Thank you for providing an example to supplement as well! Indeed, the ‘bottle cap challenge’ was a huge viral trend back then and with “trendjacking”, Ryan Reynolds has successfully incorporated the trend into his branding and product due to the compatibility of content and target audience; putting in place Authenticity and Audience. With this, he was able to ride onto “trendjacking” and gain high visibility and traffic to his company – great point that you have brought up!

      To answer your question, there are other ways in regards to Viral Marketing that brands can apply and one of it would be to use STEPPS which is a six-factor framework by Jonah Berger. STEPPS stands for Social currency, Triggers, Emotion, Public, Practical Value and Stories; which lets us understand the basis of virality. Therefore, for brands and marketers looking to incorporate Viral Marketing into their marketing campaigns and strategies, they can look at STEPPS and evaluate which factor would be most applicable for their overall brand image, audience, content, and campaign purpose. While not all of the factors are required to be used, it is important for brands to properly sift out those that are more suitable for their own brand and campaign as STEPPS is not a one-size-fits-all and it is important to still stay true to the overall brand identity. Overall, STEPPS is still a very useful tool for brands and marketers to adopt into their strategies if Viral Marketing is something that they would like to utilise. If viral, it can produce a huge amount of visibility and conversions for the brand in a very quick period of time.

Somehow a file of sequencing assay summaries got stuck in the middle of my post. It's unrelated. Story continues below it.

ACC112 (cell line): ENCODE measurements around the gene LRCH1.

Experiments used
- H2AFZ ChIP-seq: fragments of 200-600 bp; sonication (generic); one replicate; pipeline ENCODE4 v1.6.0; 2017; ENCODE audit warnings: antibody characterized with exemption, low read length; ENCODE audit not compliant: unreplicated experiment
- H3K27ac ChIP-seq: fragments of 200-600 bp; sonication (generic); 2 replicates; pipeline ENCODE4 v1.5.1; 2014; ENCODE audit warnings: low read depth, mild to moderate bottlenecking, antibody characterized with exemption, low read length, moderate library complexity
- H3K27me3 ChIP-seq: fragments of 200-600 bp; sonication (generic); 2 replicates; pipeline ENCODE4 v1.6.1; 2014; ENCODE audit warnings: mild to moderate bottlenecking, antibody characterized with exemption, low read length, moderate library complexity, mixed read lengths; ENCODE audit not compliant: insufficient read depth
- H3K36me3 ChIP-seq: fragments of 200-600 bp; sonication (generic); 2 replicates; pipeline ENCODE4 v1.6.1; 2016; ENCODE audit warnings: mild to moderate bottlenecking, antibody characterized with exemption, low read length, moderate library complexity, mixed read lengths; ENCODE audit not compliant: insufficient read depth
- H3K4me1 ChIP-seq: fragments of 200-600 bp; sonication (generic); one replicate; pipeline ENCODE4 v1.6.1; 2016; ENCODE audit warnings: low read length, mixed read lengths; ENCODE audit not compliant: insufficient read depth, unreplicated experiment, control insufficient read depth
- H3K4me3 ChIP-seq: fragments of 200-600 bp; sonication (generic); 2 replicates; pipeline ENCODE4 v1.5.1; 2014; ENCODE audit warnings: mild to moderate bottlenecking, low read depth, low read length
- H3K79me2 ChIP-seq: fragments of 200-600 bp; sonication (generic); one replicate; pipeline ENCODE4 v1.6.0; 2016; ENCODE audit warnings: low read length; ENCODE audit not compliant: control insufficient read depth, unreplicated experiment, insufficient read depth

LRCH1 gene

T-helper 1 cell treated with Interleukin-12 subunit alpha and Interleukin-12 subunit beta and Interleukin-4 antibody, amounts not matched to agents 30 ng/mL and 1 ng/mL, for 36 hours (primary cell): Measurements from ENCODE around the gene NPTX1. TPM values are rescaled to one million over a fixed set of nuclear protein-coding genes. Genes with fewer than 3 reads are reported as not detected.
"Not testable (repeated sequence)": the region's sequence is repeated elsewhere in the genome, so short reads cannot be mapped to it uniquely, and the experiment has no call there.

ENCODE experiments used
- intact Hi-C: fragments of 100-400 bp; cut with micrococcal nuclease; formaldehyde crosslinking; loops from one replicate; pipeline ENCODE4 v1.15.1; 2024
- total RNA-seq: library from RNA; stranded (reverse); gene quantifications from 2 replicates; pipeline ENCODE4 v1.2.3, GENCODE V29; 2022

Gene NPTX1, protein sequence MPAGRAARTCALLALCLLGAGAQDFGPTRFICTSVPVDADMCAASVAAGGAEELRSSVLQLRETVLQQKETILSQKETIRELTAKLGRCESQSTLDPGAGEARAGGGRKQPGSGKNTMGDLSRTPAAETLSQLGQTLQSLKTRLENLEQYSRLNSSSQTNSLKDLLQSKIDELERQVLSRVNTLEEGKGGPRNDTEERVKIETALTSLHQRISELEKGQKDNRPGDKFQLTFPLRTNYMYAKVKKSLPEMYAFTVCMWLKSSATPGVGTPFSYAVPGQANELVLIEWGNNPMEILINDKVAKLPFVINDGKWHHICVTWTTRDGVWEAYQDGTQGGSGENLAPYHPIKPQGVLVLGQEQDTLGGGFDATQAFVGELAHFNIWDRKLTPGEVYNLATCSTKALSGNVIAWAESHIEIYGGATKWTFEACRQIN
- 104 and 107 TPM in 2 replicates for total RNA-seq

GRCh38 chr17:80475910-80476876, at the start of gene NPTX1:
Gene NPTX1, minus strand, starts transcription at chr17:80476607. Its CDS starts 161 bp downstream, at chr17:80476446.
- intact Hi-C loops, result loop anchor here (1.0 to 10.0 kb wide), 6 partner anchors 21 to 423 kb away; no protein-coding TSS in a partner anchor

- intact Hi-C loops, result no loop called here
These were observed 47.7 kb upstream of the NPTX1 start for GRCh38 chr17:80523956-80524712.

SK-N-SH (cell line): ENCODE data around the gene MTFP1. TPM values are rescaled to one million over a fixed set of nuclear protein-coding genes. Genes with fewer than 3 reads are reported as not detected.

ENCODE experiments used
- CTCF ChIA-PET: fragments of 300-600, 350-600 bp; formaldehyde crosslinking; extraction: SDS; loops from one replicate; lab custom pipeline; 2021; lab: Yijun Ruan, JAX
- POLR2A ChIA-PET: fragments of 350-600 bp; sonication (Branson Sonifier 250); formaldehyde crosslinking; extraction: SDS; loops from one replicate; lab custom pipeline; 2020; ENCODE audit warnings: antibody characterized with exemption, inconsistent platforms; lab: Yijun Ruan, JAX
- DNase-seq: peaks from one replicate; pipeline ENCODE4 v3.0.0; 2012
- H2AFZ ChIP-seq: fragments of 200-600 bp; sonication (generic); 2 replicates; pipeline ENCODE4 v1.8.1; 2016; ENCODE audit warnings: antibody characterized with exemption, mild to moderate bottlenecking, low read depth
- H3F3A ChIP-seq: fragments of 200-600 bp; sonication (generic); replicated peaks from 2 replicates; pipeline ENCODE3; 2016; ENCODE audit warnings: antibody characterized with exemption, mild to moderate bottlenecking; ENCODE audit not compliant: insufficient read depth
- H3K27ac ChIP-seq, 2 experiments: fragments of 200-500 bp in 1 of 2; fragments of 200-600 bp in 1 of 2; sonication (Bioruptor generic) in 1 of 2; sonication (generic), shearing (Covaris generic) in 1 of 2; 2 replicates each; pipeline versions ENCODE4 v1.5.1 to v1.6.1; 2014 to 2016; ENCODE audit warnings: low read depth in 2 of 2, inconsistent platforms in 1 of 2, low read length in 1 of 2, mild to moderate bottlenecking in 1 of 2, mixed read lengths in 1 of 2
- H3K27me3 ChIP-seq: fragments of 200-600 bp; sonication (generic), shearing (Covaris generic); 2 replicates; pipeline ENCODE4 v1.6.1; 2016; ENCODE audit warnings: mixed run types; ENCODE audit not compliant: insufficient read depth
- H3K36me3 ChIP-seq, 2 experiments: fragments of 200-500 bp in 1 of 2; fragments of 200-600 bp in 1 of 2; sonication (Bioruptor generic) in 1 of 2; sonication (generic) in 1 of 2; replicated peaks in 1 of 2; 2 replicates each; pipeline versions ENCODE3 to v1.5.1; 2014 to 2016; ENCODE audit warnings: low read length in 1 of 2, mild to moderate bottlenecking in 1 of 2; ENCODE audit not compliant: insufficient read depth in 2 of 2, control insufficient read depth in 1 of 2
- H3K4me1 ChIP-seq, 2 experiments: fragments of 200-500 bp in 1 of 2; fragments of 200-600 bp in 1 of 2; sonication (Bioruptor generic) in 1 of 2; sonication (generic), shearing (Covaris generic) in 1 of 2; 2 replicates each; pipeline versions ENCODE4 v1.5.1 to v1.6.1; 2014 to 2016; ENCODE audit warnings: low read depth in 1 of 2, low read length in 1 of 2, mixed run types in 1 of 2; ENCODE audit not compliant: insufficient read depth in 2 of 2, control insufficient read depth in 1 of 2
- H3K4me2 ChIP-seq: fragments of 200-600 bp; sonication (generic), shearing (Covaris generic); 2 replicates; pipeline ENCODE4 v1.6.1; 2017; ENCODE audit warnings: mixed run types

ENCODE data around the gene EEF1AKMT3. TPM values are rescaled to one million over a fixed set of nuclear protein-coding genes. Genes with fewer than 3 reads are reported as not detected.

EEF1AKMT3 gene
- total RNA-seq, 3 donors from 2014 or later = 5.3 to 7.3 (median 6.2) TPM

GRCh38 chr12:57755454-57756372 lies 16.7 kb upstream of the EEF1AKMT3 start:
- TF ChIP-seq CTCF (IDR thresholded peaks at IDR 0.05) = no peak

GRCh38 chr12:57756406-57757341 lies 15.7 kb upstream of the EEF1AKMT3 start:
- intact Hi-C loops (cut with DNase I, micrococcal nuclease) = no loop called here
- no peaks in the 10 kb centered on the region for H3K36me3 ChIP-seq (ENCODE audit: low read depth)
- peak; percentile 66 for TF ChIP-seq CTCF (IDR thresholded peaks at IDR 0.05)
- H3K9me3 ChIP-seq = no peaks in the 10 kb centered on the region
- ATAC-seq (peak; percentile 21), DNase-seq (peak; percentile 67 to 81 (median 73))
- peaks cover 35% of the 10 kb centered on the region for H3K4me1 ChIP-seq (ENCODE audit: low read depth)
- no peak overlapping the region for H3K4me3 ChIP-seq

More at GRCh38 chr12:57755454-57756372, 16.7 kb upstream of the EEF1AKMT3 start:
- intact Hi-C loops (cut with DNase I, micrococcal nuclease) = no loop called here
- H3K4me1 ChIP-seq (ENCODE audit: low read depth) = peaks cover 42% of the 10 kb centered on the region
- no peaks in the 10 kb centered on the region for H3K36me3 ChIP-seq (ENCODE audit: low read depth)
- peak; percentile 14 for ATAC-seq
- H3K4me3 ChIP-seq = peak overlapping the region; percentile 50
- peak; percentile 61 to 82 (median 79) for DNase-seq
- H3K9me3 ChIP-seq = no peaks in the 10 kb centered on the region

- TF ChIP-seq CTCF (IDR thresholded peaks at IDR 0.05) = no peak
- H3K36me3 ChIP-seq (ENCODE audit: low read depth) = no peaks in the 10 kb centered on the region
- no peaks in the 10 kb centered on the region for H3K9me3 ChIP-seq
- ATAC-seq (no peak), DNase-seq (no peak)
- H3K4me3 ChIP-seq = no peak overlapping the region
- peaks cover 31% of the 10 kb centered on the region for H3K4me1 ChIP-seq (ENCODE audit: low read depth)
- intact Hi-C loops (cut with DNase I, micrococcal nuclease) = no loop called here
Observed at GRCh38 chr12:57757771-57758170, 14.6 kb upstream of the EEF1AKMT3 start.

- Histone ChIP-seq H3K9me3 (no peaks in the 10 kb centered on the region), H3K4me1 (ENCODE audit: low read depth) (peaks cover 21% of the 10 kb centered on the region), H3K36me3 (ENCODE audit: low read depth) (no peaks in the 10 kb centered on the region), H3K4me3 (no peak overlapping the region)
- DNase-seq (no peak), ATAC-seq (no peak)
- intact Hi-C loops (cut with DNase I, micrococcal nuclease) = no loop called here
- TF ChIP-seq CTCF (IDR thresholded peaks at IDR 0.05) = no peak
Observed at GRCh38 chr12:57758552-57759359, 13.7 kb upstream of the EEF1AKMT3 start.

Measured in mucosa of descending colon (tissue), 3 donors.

I really appreciated this question which enabled me to express my opinions and elaborate further about Viral Marketing and I hope this answered your queries well! Thank you and have a great week ahead 🙂